On Sunday Yokohama F.Marinos hosted Sanfrecce Hiroshima in what promised to be an intriguing mid-table clash.

F.Marinos, playing at their second home ground of Mitsuzawa Stadium, came within inches of opening the lead early on after a long-range bullet from Norihisa Shimizu sailed just wide.

It would be Sanfrecce that would open the scoring though Yojiro Takahagi after 22 minutes to stun the home crowd.

In a bizarre incident after the goal, the Sanfrecce players took their positions for what looked like an elaborate goal celebration when the referee came over to break up the party.


Yuji Ono scored again for Yokohama

Yokohama equalised in equally bizarre circumstances when a harmless volley was deflected forward by Yuji Ono, wrong footing the keeper and bouncing in to the open.

Both sides created good chances in the second half and just when it looked like it might be headed for a 1-1 result, up stepped Shimizu to smash in a goal from the edge of the box to send to home crowd wild.

That was enough to see F.Marinos hold on for a 2-1 win and move to 45 points, equal with Cerezo Osaka and Shimizu S-Pulse, just four points behind Gamba and Kashima.

The final game of the weekend saw Albirex Niigata host Kashima Antlers in a must-win game for both clubs.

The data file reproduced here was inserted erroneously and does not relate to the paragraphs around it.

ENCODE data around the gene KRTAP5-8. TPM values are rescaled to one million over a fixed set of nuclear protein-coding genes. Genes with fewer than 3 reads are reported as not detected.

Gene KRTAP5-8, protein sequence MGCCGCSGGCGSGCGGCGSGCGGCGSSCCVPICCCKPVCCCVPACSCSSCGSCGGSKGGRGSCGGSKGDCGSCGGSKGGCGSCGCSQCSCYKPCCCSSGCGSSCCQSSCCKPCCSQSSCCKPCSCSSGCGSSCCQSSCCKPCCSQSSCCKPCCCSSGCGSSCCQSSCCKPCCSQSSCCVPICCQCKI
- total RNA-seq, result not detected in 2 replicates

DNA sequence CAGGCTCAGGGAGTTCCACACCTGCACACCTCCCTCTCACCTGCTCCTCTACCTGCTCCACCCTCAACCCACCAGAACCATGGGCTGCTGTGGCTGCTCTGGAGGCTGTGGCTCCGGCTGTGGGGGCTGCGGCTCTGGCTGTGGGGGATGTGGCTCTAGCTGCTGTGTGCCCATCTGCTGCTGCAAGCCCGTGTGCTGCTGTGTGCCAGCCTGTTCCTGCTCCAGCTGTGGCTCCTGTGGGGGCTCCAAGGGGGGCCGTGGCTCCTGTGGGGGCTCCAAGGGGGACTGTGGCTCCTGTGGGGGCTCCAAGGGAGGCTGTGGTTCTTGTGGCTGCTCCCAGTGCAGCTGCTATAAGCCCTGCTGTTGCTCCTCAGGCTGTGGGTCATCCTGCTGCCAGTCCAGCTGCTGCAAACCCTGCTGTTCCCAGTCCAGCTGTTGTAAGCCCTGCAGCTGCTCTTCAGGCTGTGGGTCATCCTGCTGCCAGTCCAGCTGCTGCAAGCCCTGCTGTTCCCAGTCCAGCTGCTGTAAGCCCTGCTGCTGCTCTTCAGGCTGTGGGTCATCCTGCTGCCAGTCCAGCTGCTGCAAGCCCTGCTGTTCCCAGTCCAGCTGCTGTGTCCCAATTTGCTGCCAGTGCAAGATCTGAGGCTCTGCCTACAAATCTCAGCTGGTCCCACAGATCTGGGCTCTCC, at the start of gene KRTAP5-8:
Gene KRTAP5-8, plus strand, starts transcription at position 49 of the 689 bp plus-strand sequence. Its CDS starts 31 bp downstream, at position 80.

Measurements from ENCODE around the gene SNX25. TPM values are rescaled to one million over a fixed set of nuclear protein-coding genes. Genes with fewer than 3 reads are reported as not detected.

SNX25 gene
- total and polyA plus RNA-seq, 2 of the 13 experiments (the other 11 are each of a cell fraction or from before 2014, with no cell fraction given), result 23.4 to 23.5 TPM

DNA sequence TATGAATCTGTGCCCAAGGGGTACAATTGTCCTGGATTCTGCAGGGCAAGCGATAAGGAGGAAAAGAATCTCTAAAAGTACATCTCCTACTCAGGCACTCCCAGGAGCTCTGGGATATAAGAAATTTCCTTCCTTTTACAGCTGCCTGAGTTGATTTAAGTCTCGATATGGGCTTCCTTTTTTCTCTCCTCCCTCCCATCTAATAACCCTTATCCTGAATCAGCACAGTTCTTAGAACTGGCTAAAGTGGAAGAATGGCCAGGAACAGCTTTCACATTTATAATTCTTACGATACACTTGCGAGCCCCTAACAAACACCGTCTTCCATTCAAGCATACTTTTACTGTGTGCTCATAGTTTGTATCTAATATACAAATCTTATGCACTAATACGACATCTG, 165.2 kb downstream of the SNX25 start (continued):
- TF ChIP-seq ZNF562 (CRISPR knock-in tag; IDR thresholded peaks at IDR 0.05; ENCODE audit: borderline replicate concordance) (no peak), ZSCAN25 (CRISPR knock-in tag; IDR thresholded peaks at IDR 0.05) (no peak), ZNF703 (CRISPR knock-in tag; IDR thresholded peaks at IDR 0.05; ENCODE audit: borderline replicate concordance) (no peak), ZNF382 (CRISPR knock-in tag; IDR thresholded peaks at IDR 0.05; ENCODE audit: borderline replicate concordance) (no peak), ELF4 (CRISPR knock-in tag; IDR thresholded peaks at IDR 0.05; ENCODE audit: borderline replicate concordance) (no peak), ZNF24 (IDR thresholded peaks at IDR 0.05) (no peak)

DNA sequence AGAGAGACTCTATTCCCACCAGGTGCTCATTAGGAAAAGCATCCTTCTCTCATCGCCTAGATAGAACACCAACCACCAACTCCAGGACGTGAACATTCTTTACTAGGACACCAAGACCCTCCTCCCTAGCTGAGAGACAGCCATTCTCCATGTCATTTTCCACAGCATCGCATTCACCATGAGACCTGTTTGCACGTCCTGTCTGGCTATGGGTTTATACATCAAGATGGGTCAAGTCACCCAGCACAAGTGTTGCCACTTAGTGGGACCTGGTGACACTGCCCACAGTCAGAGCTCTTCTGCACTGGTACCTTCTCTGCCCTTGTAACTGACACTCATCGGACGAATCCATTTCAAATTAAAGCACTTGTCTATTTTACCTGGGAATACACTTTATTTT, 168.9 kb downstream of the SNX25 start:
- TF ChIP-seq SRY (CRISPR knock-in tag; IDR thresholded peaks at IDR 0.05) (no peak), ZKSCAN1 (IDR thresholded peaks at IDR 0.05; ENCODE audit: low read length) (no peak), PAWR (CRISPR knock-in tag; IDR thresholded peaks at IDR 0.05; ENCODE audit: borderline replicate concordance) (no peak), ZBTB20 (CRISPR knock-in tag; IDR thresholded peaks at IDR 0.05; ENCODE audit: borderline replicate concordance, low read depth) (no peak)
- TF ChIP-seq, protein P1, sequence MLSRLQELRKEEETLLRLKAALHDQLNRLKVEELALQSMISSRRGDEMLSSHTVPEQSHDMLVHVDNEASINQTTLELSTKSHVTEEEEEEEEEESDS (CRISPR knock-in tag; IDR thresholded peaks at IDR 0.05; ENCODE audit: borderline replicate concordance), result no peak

The first half failed to live up to expectations with both sides reduced to speculative shots from distance that never really troubled either keeper.

It took all of two minutes though for Niigata to open the scoring in the second half when a bullet from Marcio Richardes found the top corner.

That prompted Kashima into action and it was just over ten minutes later that scores were level thanks to a classy finish from Toru Araiba.

It looked like Kashima might steal it in the 89th minute, but two spectacular saves back-to-back from Masaaki Higashiguchi saved Niigata.


Niigata players celebrate the winner against Kashima

The saves proved important as Niigata went down the other end to score the winner in the 90th minute. Isao Hommer hammered home the ball after having it cut back for him on the edge of the box.

The Kashima players were left devastated at an opportunity lost.

It sets up the most mouth-watering of mouth-watering clashes next week when Kashima host Nagoya next Sunday.

You’d have to think if Nagoya takes anything from that game the title is theirs…if it isn’t already.